I have to state right out of the box that the younger the user, the more difficult it is to get that person into recovery. That is not to say there are no success, but the successes are few and far between. The reasons are varied, and each of the reasons is difficult to overcome.

First off, very young addicts have not lost many things or even anything to their use of drugs. No loss of their businesses, no loss of jobs, no loss of custody of children—they are the children. Next, most of their friends are using to one degree or another. Next, they have this feeling of immortality, hence the loss of lives of sixteen-year-old drivers. Add into the mix underdeveloped brains and their inability to see long-term consequences, and you can see why this group is hard to get to. Additionally, it is a rite of passage in all generations to rebel against parental authority, and clearly parents tell their children not to use drugs, and so, well, and so it goes. Also, they are generally brought to treatment against their wishes, and that just makes it an incredibly difficult challenge.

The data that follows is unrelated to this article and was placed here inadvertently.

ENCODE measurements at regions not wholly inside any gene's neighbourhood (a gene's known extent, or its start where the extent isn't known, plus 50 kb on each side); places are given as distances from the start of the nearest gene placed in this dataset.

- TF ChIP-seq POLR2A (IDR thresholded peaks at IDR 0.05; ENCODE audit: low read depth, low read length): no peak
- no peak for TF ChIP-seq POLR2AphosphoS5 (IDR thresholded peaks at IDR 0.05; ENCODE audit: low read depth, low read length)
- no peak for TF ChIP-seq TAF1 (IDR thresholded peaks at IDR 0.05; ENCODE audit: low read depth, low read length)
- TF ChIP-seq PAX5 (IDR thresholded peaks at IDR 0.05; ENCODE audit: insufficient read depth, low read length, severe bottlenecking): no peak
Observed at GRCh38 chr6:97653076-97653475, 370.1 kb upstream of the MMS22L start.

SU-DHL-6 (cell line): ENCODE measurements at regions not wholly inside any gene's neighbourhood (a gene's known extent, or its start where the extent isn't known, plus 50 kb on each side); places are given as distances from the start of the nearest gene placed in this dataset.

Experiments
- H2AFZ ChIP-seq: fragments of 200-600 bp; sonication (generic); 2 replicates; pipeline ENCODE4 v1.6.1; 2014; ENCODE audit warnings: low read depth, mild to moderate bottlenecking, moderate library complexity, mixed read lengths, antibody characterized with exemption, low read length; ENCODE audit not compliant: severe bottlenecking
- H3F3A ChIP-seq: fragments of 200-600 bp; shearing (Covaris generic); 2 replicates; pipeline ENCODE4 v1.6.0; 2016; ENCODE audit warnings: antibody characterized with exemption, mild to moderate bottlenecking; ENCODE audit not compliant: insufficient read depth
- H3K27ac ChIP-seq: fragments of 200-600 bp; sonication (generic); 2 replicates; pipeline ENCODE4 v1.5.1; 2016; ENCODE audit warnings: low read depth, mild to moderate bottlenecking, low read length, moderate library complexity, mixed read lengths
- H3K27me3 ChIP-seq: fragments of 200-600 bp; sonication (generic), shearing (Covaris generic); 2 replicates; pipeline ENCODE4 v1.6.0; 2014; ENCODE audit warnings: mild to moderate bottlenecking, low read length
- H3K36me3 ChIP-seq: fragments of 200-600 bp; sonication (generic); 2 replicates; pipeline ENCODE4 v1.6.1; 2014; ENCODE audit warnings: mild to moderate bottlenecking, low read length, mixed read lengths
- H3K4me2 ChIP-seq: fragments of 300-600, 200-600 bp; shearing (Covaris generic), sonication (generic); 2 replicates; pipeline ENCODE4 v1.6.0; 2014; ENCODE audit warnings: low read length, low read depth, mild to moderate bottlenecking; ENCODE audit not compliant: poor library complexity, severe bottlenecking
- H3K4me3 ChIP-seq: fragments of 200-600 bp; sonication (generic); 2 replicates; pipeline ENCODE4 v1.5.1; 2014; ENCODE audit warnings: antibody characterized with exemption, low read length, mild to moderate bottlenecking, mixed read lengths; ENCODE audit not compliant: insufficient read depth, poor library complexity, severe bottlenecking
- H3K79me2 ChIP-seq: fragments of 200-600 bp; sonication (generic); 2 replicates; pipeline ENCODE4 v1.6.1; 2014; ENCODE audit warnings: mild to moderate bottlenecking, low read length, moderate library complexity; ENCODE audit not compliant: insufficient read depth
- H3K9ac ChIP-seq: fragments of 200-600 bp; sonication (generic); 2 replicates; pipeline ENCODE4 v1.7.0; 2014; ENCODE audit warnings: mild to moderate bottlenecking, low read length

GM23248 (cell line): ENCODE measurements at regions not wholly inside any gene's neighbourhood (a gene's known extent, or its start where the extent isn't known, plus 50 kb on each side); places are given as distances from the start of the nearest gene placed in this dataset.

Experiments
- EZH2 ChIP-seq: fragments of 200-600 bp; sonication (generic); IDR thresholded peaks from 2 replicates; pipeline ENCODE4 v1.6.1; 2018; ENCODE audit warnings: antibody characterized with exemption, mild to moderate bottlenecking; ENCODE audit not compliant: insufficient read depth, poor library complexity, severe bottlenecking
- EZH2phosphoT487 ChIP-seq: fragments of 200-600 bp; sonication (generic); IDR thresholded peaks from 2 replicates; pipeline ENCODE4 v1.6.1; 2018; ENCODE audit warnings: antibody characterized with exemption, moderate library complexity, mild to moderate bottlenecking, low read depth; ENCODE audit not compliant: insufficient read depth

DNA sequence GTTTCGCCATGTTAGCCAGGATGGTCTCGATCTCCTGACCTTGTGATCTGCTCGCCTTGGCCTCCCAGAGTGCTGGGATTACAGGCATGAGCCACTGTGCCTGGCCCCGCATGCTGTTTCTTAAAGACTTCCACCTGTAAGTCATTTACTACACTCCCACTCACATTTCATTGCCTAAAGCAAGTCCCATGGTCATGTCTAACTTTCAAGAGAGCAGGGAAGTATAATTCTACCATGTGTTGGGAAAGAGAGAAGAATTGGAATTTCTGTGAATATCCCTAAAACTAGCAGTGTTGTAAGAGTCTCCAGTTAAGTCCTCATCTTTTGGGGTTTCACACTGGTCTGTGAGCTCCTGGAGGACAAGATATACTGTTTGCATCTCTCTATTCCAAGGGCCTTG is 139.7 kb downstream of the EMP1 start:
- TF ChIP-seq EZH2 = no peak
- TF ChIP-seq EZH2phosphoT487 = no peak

These are, for the most part, just your average nice youngster doing what all the generations that came before them did. Peer pressure and now the unprecedented access they have to one another through texting. Parents find it impossible to know what is transpiring between their child and their friends.

It is sad beyond measure to see how shocked the parents are at being totally clueless as to what is going on in the lives of their children.

So are some of these kids too young to recover? I am sad to say yes, they are. We have to do a better job in educating our kids not to start because clearly we are failing. Peer pressure, seeming to be cool, these are tough to fight. Are there some successes? Yes, but it is really a pitiful number. The younger they start, the more brain damage there is because their brains are not yet fully developed.

The entertainment business, the musicians and singers, rappers and the like are role models that are a disaster.

Most of the kids I have spoken with don’t see using drugs as any kind of a big deal. It is so common in our culture, and there is no stigma attached to using. Add in being high is fun, feels good, and makes you seem cool. It is an epidemic with teens across all divides. Social, economic, religious, ethnic—it doesn’t matter. And it is not an inner city thing. Parents are increasingly not at home during the day, and it is easy, so easy to get high. It matters not if you live in a big city or a small town.

Some of the more frightening statistics state that 8 percent of eighth-graders are using heroin. Heroin!